My favorite chapter in this book, and really the series of Tank Craft books overall, is the full color plates of several vehicles which are neatly provided. My only critique with them is that they strangely interrupt the Tiger Units history chapter on page 17, which doesn't pick back up again until page 49. This is now my third review of books in this series, and the issue has carried over with each new volume that I've reviewed. It's not a big deal, but it makes the layout of the book somewhat awkward in my opinion. Nonetheless, the excellent quality of each color plate is very pleasing and several are accompanied with black and white period photographs. Color plates for 11 "late" production Tiger I's, 3 "mid" production Tiger I's, 3 "Henshel" or Serein-Turm turreted Tiger II's, and 3 Krupp production (often erroneously called the"Porsche" turret) turrets are offered. 

TIGER I COLOR PLATES.jpeg

TIGER II COLOR PLATES.jpeg

The Model Showcase chapter provides the reader with built models in 1/35, 1/48, and 1/72 scale. The photography of works in progress and completed builds is simply stunning and quite a source of inspiration. Brief descriptions of each model are provided including some of the added aftermarket or scratch built details are listed. 

TIGER I MODEL.jpeg

The Modeling Products chapter lists major kit manufactures who provide kits of the Tiger I and Tiger II with many up to date releases noted. Herein lies a pitfall of a book like this as inevitably a modeling subject as popular as the Tiger I and Tiger II will become dated in a short order with the volume of new kit releases and even newer kit manufacturers that are offering a growing list of products suited to modeler's demands. Tamiya, DML (Dragon), Academy, Trumpeter/Hobby Boss, Rye Field Models, Takom, and Meng are all noted for their various Tiger I and Tiger II kits available on the market today. Of the accessory producers, Hauler, Model Artisan Mori, RB Models, Eduard, Aber, Panzer Art, E.T. Models, Voyager Model, Griffon Model, ROCHM Model, and Royal Models, and a few examples of after market tracks round out the chapter.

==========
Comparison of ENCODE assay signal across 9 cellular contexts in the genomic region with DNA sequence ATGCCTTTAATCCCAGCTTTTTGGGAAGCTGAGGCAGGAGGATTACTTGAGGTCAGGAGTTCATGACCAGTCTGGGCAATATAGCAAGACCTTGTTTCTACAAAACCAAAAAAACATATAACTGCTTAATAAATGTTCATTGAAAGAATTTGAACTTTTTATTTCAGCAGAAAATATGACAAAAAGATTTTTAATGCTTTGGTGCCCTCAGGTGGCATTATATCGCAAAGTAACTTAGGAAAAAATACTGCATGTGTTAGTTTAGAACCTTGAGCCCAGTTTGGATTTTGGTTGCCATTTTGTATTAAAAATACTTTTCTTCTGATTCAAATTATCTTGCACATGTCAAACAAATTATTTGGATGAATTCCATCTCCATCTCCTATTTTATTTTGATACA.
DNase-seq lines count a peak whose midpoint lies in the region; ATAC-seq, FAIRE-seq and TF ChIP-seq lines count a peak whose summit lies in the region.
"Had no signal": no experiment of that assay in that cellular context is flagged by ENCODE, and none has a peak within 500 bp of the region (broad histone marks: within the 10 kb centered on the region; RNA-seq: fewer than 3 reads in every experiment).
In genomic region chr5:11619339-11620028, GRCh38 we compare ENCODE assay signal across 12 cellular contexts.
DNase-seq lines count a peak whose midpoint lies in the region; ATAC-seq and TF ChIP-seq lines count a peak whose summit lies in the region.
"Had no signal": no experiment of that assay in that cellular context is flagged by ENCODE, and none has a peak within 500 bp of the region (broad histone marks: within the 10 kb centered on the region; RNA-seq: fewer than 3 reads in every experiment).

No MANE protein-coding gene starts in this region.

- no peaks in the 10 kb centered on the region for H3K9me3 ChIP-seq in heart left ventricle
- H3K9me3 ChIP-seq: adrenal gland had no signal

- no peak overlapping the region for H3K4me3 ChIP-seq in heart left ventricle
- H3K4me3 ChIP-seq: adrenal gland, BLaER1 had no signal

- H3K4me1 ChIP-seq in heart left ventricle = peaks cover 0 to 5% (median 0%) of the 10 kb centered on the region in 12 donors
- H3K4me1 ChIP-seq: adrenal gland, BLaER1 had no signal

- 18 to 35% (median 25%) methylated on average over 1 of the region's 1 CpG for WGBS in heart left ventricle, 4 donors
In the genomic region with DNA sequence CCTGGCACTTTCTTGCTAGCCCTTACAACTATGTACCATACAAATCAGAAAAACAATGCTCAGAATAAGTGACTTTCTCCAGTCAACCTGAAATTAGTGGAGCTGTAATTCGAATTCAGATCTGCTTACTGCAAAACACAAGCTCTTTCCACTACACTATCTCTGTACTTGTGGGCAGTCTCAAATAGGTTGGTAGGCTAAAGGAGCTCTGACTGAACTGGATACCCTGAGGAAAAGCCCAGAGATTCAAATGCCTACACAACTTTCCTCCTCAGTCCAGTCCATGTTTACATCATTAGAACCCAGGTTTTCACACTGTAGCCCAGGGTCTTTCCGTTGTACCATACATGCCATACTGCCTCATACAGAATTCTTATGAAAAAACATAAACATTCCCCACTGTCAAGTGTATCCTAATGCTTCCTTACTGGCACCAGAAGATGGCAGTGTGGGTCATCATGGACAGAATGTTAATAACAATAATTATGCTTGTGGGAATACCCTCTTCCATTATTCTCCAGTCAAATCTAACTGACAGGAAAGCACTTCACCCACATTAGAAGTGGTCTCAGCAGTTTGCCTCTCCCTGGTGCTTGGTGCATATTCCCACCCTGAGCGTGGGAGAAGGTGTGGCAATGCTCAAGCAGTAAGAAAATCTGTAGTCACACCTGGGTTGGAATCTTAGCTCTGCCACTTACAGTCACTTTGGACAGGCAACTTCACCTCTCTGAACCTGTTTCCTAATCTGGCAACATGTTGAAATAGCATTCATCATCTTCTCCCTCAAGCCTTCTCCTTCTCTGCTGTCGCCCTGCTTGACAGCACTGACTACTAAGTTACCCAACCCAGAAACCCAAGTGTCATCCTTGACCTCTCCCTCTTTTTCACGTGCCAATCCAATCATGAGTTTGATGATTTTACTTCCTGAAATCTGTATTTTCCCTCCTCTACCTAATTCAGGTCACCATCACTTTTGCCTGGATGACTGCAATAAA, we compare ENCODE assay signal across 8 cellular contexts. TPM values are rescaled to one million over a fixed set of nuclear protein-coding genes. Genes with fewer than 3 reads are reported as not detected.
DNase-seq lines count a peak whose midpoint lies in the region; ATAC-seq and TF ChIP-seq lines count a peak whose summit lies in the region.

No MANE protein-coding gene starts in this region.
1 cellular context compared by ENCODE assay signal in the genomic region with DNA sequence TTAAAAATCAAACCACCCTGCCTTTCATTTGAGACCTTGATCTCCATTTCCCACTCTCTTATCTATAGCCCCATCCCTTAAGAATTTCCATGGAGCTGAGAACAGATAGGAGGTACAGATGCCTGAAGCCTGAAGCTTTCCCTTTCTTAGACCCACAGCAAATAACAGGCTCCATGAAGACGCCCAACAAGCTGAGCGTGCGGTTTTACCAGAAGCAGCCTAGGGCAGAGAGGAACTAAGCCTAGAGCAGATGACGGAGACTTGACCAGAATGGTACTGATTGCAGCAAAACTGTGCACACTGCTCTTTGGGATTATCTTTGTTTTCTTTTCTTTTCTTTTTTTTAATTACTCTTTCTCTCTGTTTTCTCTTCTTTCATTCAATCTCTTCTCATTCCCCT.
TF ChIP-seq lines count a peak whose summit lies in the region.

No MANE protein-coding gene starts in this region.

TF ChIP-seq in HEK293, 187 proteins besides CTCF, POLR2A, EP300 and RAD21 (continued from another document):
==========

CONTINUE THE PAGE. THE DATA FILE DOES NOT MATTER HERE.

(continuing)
AFTERMARKET GOODIES.jpeg

 The Technical Details and Modifications chapter covers details of the Mid and Late production Tiger I tanks as well as the "Krupp" and "Henschel" produced Tiger II variants. This chapter is certainly not exhaustive by any means, but it does provide several helpful pieces of information which will benefit both the beginner as well as the more advanced skill modelers who are seeking to improve the accuracy of their builds with reliable information. 

VARIANT DISTINCTIVE FEATURES.jpeg

BACK COVER.jpeg

Conclusion

I really enjoyed this book as I have the other Tank Craft volumes that I've had the pleasure of reviewing in the past. Their specific and concise nature of the information provided in each chapter is helpful in both inspiring creative ideas and background information for modelers wishing to build kits relating to the subject of each volume. On page 64, Dennis Oliver credits his sources for the books information including previous works on the topic by well known and knowledgeable experts such as Hillary Doyle, Thomas L. Jentz, and Wolfgang Schiebert as well as many others. Contact information for several model kit and after market accessory manufactures are listed in the Products and Acknowledgment chapter. The color plates are a terrific centerpiece of the book, and I heartily recommend any of these volumes by Pen & Sword to modelers. I look forward to adding more of these books to my library soon. 

 

Highly Recommended for Beginner to Advanced builders of the Tiger tank.

Thanks goes out to Pen & Sword Books and Casemate Publishing for this review sample.

Reviewed by Ben Brandes

AMPS Central SC Wildcats